Still too numb to think properly, though. I don’t think I’ve ever been in this house without Buddy here. It feels like he’s just hanging out on his bed in the kitchen. It’s still a bad surprise to go in there and see that he’s not there.

Later that night we saw Weird Al because we had to get out of the house, especially Jon, who’s been practically bedridden for days. Jon correctly pointed out that when Weird Al’s parents died, Weird Al was on tour and continued the tour. I remember that- he wrote an open letter to his fans thanking them for their sympathy and support. He also said that touring cheered him up a little in his time of tragedy. So if Weird Al could put on a concert the day he found out that his parents had died, it only seemed fair that last night we could make the effort to go to his show. Besides, when I’m very sad, who’s better suited to cheer me up than Weird Al? I said to Jon “D’you think he’ll wear his fat suit?” Indeed he did. He also had his Amish suit for “Amish Paradise”, which I think is his very best song. I imagined him saying to Jon and me “Hey guys, I’m sorry about Buddy. I have a dog, too- his name is Bambu. I know you guys must be feeling pretty lousy right now. Would it help if I put on my fat suit?”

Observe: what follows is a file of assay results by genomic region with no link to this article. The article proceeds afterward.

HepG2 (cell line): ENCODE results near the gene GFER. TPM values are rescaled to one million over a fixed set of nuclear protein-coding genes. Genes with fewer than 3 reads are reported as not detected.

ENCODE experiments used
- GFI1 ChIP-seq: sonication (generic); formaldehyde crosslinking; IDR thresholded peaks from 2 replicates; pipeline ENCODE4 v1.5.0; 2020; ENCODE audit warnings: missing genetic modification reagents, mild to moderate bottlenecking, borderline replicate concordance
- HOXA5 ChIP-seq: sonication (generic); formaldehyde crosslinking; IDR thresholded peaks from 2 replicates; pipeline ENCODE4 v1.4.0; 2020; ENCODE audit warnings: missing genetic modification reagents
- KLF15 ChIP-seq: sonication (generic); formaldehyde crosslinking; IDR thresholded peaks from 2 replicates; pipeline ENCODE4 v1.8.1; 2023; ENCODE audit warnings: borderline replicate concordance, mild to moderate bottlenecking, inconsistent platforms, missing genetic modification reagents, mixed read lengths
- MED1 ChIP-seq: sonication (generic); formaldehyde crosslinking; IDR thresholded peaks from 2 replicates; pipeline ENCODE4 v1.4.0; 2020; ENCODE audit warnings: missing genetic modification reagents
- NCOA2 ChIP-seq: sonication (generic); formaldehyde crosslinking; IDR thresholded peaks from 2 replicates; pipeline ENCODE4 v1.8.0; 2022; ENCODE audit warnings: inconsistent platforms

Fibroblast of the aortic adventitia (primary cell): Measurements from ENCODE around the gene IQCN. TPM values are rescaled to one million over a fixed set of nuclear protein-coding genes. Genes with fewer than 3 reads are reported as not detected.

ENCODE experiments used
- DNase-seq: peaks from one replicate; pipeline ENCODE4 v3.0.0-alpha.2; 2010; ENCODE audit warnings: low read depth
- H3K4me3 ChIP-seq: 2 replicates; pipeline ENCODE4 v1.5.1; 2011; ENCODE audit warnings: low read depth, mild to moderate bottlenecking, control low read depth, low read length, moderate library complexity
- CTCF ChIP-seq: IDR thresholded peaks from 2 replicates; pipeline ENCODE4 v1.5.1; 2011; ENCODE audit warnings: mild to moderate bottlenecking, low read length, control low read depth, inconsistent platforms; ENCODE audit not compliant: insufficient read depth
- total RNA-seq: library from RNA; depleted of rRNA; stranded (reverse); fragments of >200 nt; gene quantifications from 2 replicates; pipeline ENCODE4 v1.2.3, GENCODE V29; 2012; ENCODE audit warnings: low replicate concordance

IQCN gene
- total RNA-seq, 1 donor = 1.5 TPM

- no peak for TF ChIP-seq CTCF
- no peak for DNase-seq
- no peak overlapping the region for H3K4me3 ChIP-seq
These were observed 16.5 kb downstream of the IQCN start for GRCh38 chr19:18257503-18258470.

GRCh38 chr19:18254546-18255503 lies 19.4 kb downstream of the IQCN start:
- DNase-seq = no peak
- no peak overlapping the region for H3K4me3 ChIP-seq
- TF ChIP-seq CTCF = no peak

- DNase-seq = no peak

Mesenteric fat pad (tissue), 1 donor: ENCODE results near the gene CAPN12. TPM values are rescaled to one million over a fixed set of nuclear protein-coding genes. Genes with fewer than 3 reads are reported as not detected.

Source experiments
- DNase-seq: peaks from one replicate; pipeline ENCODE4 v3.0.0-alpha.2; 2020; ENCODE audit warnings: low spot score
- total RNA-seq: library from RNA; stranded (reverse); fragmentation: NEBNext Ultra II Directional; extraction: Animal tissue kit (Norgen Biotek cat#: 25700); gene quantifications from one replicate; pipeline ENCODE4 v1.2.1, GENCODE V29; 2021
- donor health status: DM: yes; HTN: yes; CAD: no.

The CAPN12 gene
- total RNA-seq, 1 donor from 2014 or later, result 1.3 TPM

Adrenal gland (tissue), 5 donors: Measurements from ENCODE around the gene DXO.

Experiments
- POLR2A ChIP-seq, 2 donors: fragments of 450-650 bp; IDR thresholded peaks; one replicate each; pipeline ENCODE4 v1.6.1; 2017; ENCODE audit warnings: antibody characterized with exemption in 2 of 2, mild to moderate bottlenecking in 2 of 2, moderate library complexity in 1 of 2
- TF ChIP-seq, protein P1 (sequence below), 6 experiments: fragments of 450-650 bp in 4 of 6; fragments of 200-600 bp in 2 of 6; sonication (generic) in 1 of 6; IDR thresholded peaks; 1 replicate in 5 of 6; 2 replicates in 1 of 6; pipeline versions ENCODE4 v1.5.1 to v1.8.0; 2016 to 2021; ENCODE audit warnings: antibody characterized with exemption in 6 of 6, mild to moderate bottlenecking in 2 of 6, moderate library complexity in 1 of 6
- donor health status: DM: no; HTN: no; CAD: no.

That was nice of him. Other than that, it still feels profoundly empty in the house. I didn’t know what to do with myself this morning when I realized I didn’t have to let Buddy out or give him his pill.

Buddy's Memorial

That’s us burning the dog’s wooden food + water bowl holder. We called it the dog trough. It was usually grody as hell because Buddy always drooled and horked a lot when he ate and drank.

We had a memorial service while we burned it, recalling all the things we loved about Buddy. Then we roasted marshmallows.